Caveat: Obviously works best for small numbers of sender types. But that's usually the case. And in that case, it's worth it.

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1  
I think you should avoid QSignalMapper every time you (reasonably) can. The best solutions (which lead to cleaner code) are: 1) subclass and send your desired ID in the signal as @Foamy wrote. We use this in our Qt project whenever we can (but it's not a good idea to subclass just to do it) And 2) get the sender() in your slot, typecheck it and compare with whatever ID/tag you want and the sender has. –  Viktor Benei May 30 '12 at 14:54
    
@ViktorBenei I agree, except I do think it's worth it to subclass just for parameterized signals. It's a little more work in subclassing, but keeps the rest of your code that much cleaner. –  Nolan Apr 3 at 17:19

You can use something like I posted on my blog: http://uint32t.blogspot.com/2008/11/using-boost-bind-and-boost-function.html

I think one of the comments has a pretty good solution as well.

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If you really don't want to use QSignalMapper, you could do something like this:

class SignalForwarderWithString: public QObject
{
    Q_OBJECT
public:
    SignalForwarderWithString(QString data = "", QObject *parent = 0) : QObject(parent), _data(data) {}
    QString _data;
signals:
    void forward(QString);
public slots:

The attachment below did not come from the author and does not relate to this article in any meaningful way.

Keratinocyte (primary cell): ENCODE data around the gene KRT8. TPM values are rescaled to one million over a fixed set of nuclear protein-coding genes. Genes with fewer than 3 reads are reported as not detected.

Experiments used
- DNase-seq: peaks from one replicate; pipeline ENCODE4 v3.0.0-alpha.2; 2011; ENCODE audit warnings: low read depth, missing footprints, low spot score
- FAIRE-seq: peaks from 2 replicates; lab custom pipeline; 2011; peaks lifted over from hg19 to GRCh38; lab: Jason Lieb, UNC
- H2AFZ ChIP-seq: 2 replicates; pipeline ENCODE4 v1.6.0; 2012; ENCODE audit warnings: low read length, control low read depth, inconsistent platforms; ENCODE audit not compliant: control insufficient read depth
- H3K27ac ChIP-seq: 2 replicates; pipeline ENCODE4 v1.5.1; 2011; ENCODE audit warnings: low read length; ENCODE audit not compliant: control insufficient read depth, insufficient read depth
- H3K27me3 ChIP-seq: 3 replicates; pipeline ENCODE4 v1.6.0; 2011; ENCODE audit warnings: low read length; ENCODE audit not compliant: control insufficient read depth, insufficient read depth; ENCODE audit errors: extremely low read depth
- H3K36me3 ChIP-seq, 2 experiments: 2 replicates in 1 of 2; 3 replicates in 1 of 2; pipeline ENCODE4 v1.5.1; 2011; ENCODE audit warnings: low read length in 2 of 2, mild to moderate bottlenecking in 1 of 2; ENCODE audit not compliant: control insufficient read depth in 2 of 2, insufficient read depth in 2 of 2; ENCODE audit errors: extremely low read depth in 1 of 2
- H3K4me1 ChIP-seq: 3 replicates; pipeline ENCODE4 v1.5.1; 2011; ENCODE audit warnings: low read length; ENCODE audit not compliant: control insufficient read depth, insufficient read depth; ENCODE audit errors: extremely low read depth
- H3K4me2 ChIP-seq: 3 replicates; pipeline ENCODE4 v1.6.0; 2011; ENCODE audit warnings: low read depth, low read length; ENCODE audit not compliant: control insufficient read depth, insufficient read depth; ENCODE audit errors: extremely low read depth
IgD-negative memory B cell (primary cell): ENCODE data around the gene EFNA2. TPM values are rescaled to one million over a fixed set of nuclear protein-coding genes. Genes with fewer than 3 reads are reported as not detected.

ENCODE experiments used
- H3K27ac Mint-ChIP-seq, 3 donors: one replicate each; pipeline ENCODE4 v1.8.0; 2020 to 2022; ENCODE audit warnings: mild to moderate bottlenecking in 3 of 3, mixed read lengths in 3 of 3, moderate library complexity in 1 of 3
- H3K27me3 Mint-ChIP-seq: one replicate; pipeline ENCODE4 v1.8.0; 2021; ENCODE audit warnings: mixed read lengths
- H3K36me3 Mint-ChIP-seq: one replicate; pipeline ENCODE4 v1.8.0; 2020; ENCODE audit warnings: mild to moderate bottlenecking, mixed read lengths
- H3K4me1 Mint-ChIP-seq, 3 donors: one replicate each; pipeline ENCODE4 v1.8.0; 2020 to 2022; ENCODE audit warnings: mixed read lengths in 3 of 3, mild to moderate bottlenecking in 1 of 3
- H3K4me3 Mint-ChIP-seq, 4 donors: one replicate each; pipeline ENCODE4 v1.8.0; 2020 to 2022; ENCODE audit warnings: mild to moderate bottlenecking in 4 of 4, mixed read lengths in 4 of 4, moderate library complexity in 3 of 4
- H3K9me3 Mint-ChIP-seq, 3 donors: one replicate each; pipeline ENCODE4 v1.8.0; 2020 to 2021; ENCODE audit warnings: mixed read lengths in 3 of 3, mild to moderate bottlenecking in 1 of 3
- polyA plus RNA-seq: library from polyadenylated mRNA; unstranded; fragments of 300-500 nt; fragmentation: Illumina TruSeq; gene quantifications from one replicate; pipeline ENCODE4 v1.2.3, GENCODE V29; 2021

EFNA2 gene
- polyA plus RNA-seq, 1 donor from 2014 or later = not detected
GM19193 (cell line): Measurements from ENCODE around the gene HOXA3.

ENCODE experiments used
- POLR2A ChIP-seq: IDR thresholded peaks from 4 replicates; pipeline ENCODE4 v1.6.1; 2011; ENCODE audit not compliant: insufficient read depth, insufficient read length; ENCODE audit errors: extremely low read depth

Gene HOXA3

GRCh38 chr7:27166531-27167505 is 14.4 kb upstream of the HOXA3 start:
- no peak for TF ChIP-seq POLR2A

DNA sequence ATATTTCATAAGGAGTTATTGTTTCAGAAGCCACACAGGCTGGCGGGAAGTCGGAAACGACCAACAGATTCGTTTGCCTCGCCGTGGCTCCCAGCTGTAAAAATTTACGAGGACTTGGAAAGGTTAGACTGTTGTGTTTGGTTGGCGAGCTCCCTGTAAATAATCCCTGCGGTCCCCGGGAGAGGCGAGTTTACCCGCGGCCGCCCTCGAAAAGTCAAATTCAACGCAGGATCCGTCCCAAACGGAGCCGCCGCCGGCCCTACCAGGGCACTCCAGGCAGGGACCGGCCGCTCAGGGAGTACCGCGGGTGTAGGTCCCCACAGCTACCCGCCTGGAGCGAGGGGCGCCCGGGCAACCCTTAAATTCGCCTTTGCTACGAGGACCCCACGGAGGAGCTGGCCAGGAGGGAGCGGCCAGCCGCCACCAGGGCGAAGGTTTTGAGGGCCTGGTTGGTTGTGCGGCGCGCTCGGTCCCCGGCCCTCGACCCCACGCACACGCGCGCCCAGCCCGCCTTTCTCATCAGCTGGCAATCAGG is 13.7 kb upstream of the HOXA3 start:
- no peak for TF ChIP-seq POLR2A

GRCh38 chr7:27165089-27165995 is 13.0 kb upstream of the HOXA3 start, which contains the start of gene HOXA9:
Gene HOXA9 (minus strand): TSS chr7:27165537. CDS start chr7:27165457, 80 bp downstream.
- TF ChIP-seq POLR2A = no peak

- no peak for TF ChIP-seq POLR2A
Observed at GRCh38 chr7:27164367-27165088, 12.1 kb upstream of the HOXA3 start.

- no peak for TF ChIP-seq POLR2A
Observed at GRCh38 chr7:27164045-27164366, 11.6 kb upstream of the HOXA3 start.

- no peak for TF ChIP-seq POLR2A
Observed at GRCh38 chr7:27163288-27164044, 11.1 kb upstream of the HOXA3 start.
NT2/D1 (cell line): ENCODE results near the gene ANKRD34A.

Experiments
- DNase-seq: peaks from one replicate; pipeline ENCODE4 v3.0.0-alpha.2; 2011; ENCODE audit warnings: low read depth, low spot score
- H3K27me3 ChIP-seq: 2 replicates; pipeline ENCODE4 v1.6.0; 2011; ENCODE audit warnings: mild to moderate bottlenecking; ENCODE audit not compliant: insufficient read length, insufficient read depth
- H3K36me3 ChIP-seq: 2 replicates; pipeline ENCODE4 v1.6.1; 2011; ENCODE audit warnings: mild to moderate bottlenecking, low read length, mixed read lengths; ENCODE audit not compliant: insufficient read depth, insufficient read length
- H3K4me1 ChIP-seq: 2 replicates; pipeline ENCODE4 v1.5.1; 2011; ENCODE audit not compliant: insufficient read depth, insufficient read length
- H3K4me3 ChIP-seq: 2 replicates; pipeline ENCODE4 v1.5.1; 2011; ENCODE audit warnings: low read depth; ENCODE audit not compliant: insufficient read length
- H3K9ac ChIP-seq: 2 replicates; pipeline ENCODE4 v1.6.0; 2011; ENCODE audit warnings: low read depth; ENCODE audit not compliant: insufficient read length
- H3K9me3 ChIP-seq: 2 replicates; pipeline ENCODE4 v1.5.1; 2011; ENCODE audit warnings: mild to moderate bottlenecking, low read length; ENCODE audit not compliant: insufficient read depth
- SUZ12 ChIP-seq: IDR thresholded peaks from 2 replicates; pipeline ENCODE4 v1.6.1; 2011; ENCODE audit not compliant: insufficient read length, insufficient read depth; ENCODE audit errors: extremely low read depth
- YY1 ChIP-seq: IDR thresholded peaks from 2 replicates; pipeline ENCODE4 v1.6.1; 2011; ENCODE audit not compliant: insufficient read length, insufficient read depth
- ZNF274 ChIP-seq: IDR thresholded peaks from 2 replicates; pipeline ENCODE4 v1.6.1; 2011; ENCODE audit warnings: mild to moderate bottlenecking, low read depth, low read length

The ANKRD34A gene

void receive() { emit forward(_data); }
};

...
connect(selecter1,SIGNAL(selected(QString)),this,SLOT(backgroundTypeChoiceMade(QString)));

SignalForwarderWithString *sfws;
sfws = new SignalForwarderWithString("button1", this);
connect(button1,SIGNAL(clicked()), sfws, SLOT(receive(QString)));
connect(sfws, SIGNAL(forward(QString)), this,SLOT(backgroundTypeChoiceMade(QString)));

sfws = new SignalForwarderWithString("button2", this);
connect(button2,SIGNAL(clicked()), sfws, SLOT(receive(QString)));
connect(sfws, SIGNAL(forward(QString)), this,SLOT(backgroundTypeChoiceMade(QString)));

but QSignalMapper is just as easy...

QSignalMapper *mapper = new QSignalMapper(this);
connect(button1, SIGNAL(clicked()), mapper, SLOT(map()));
mapper->setMapping(button1, "button 1");
connect(button2, SIGNAL(clicked()), mapper, SLOT(map()));
mapper->setMapping(button2, "button 2");
// you might have to tweak the argument type for your slot...
connect(mapper, SIGNAL(mapped(const QString &), this, SLOT(backgroundTypeChoiceMade(QString)));